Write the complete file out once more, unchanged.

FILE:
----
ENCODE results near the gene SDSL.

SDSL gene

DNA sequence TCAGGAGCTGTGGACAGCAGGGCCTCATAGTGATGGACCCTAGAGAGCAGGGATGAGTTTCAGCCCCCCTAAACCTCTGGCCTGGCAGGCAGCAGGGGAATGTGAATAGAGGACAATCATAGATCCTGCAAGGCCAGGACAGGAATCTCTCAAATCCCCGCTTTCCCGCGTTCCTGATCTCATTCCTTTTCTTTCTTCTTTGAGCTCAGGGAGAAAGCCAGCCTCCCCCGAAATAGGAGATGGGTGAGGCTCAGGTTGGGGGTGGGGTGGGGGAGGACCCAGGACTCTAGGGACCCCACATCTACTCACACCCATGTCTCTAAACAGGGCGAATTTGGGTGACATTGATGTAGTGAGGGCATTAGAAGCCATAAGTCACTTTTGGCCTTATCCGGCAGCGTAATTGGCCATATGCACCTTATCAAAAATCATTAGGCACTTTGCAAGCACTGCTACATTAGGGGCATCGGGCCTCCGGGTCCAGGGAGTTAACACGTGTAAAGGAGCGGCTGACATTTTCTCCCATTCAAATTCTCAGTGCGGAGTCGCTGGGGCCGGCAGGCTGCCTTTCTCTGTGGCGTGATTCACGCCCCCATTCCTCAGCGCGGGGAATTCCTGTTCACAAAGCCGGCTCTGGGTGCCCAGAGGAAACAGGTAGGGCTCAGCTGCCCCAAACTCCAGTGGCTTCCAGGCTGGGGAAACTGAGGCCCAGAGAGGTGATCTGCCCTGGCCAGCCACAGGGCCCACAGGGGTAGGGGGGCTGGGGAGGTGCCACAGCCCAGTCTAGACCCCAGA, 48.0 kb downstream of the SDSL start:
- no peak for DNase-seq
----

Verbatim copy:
ENCODE results near the gene SDSL.

SDSL gene

DNA sequence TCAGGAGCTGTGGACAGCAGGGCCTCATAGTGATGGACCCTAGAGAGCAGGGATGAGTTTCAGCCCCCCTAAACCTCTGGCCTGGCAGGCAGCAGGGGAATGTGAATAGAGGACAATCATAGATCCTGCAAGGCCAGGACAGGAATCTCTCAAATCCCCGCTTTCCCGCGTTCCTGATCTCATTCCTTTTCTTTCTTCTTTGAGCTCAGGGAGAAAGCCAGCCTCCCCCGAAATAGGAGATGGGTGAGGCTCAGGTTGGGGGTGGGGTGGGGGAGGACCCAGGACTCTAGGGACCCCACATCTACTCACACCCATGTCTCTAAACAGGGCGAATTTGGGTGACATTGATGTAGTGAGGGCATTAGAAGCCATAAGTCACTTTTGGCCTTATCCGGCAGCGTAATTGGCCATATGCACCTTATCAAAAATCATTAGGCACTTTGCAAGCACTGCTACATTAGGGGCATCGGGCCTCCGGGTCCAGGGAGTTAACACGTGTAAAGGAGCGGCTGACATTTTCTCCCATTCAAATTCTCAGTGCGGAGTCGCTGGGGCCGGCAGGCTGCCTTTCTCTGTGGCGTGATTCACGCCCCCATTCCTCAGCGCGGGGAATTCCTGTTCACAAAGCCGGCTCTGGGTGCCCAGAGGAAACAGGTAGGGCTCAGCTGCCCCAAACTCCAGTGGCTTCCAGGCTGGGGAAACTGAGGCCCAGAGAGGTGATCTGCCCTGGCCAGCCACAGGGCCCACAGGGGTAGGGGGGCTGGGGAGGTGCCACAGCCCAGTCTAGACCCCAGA, 48.0 kb downstream of the SDSL start:
- no peak for DNase-seq